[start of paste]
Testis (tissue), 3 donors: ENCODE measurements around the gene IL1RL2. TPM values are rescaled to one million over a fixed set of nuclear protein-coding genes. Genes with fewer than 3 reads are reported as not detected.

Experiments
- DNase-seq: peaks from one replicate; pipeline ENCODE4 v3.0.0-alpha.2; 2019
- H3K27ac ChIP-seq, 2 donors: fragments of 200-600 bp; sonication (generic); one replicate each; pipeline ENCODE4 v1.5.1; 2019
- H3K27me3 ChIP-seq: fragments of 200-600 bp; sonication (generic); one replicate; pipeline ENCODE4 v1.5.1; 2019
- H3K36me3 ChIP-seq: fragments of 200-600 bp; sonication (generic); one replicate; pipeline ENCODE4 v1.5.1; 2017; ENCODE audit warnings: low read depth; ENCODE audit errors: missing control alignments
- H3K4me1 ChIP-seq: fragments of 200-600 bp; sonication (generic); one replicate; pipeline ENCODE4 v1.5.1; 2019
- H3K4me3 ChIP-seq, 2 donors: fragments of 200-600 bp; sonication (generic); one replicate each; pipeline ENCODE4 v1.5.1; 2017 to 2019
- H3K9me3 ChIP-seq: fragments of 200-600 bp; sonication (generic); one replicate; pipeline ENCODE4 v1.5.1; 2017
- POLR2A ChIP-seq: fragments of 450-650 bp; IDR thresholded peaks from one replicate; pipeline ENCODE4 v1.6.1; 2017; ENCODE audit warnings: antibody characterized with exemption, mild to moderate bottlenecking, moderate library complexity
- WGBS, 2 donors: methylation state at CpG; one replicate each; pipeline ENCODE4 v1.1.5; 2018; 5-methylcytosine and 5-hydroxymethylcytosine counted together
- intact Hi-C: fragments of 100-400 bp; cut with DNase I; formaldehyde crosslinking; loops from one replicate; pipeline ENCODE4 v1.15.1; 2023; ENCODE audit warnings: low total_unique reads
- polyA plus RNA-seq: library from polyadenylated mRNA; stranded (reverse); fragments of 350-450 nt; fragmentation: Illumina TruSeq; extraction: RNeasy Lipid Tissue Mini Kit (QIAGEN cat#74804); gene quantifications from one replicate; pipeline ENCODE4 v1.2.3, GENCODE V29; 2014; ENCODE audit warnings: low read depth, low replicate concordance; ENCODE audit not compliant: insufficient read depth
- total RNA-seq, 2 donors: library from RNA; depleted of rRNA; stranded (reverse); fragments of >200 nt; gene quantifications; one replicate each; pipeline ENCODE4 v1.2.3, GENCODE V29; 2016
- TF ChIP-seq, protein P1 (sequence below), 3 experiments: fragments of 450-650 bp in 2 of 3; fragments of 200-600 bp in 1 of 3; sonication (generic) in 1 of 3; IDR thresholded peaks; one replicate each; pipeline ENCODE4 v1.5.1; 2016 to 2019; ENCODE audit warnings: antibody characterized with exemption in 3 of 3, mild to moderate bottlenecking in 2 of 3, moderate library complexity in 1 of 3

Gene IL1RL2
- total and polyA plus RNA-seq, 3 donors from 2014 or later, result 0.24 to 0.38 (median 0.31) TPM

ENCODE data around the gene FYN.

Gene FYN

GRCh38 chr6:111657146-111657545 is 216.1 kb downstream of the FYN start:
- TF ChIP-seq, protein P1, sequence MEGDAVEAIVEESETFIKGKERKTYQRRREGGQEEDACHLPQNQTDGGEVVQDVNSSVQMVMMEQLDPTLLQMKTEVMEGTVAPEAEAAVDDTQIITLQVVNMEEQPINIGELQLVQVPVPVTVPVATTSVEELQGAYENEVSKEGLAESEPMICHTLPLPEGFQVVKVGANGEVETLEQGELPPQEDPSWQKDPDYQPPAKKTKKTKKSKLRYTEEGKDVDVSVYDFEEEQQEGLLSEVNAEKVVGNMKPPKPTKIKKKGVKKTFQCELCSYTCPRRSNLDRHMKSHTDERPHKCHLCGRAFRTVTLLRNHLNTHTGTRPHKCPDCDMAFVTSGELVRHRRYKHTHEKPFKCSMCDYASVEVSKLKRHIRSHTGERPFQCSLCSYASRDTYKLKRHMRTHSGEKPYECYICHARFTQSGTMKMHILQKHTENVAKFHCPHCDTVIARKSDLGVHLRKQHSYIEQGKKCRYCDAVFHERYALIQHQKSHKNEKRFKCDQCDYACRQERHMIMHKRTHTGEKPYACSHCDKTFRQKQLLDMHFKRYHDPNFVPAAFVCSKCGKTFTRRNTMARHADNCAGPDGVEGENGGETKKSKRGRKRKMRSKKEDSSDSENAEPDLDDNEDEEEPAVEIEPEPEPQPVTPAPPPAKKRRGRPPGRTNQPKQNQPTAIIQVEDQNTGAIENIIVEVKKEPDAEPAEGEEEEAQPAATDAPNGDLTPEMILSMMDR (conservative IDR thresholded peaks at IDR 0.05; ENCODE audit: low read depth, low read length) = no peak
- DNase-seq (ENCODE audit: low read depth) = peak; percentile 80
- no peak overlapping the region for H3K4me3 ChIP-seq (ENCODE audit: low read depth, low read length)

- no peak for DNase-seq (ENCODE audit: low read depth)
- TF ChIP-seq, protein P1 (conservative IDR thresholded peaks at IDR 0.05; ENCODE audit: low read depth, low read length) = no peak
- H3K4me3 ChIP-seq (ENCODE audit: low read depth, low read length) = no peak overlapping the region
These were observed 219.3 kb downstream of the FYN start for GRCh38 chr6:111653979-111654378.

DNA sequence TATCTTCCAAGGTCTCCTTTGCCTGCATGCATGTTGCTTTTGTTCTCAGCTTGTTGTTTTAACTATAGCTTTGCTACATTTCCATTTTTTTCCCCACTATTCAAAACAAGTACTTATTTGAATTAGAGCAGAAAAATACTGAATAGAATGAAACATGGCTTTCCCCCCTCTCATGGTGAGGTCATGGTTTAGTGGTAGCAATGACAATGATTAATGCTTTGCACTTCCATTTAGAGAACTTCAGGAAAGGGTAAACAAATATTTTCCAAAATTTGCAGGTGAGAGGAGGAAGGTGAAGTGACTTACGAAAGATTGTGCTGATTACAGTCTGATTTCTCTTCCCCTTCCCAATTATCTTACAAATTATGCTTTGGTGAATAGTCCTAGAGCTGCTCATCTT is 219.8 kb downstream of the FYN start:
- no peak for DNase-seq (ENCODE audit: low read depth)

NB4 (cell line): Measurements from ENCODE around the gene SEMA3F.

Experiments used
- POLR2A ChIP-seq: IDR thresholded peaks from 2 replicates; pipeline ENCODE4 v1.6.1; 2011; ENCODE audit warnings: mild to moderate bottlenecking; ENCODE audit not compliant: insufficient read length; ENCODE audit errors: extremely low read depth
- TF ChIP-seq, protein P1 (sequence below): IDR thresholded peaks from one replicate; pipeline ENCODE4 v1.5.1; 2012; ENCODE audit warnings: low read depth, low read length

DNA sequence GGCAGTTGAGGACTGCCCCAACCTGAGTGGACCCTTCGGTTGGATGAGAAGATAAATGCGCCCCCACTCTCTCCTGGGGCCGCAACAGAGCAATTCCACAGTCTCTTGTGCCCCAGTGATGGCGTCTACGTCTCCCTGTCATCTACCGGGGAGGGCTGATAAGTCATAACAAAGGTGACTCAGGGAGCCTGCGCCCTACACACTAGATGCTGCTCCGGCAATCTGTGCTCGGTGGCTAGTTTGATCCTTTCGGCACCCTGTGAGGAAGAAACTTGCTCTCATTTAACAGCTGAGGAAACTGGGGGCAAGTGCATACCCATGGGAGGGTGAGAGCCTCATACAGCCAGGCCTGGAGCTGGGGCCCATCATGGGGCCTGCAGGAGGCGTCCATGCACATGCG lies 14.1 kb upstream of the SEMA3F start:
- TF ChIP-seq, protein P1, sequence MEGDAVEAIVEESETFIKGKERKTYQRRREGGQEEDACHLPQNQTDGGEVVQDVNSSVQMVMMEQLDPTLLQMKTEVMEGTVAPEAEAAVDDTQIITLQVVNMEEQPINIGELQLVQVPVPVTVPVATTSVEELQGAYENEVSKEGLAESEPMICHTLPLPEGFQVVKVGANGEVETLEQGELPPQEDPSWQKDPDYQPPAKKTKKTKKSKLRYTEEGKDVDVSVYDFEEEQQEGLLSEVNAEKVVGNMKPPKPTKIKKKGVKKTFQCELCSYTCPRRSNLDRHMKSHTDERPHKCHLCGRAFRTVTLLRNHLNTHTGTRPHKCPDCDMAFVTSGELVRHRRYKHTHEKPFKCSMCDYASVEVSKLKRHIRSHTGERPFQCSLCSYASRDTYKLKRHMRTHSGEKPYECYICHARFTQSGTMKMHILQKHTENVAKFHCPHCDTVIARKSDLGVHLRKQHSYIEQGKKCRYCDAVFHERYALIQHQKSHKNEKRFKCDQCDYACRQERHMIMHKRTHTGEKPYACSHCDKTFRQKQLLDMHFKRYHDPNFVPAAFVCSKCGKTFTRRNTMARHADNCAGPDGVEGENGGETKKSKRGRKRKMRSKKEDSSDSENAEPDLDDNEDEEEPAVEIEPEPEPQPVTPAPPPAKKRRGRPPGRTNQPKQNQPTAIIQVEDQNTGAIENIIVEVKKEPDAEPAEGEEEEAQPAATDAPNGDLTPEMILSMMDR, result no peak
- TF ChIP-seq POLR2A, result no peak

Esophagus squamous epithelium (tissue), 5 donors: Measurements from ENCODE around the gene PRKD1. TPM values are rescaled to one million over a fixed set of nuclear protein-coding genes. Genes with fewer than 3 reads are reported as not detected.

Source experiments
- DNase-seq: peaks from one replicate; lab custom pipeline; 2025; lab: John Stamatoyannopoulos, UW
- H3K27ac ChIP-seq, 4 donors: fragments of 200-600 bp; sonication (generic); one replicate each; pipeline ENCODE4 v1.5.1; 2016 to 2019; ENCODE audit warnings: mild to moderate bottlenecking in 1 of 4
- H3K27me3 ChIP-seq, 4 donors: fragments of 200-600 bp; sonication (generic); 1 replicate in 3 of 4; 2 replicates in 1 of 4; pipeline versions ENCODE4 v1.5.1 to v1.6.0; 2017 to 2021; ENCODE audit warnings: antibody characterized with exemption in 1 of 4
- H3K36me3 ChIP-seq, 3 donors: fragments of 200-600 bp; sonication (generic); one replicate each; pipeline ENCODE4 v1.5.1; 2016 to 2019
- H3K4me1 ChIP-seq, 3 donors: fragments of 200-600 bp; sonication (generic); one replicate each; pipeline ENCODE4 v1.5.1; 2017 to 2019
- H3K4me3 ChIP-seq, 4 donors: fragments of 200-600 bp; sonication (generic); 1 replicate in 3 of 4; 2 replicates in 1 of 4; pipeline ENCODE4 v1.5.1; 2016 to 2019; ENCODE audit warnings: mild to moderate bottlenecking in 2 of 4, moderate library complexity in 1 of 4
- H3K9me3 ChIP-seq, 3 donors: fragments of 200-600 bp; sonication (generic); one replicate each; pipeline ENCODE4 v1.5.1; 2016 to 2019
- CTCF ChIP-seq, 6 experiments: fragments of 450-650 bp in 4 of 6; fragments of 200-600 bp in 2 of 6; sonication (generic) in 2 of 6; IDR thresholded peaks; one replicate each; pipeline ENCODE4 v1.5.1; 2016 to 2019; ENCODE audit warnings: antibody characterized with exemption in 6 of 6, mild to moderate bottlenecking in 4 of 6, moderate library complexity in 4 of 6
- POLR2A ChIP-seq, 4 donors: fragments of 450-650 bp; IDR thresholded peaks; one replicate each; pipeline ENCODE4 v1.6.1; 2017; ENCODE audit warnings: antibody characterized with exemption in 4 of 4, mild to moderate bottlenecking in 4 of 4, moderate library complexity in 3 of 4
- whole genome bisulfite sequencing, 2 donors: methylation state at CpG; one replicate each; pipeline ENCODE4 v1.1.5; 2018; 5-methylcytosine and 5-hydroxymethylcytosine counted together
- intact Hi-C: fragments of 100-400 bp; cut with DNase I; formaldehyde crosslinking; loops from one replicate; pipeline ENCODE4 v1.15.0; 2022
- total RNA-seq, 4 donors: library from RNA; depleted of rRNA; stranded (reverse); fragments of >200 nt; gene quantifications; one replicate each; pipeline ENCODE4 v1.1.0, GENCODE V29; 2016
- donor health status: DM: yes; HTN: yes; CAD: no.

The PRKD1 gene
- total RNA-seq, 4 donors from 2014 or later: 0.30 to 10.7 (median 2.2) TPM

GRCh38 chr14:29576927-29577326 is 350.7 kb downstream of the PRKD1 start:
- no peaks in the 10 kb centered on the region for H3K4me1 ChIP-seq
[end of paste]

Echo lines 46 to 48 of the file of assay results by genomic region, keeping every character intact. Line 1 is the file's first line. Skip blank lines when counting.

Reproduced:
- CTCF ChIP-seq, 6 experiments: fragments of 450-650 bp in 4 of 6; fragments of 200-600 bp in 2 of 6; sonication (generic) in 2 of 6; IDR thresholded peaks; one replicate each; pipeline ENCODE4 v1.5.1; 2016 to 2019; ENCODE audit warnings: antibody characterized with exemption in 6 of 6, mild to moderate bottlenecking in 4 of 6, moderate library complexity in 4 of 6
- POLR2A ChIP-seq, 4 donors: fragments of 450-650 bp; IDR thresholded peaks; one replicate each; pipeline ENCODE4 v1.6.1; 2017; ENCODE audit warnings: antibody characterized with exemption in 4 of 4, mild to moderate bottlenecking in 4 of 4, moderate library complexity in 3 of 4
- whole genome bisulfite sequencing, 2 donors: methylation state at CpG; one replicate each; pipeline ENCODE4 v1.1.5; 2018; 5-methylcytosine and 5-hydroxymethylcytosine counted together